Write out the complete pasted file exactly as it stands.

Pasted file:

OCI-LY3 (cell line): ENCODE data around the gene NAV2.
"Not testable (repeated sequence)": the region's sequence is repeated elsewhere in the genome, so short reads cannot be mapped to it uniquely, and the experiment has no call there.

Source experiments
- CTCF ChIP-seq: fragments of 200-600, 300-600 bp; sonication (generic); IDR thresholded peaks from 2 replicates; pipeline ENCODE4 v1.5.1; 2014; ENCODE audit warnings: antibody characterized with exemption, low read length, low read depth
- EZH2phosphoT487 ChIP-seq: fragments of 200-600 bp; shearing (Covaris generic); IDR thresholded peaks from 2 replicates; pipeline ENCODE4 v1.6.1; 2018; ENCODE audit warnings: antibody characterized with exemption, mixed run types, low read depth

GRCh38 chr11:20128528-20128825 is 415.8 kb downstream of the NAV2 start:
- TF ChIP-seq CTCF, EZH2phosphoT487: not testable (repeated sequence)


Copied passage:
OCI-LY3 (cell line): ENCODE data around the gene NAV2.
"Not testable (repeated sequence)": the region's sequence is repeated elsewhere in the genome, so short reads cannot be mapped to it uniquely, and the experiment has no call there.

Source experiments
- CTCF ChIP-seq: fragments of 200-600, 300-600 bp; sonication (generic); IDR thresholded peaks from 2 replicates; pipeline ENCODE4 v1.5.1; 2014; ENCODE audit warnings: antibody characterized with exemption, low read length, low read depth
- EZH2phosphoT487 ChIP-seq: fragments of 200-600 bp; shearing (Covaris generic); IDR thresholded peaks from 2 replicates; pipeline ENCODE4 v1.6.1; 2018; ENCODE audit warnings: antibody characterized with exemption, mixed run types, low read depth

GRCh38 chr11:20128528-20128825 is 415.8 kb downstream of the NAV2 start:
- TF ChIP-seq CTCF, EZH2phosphoT487: not testable (repeated sequence)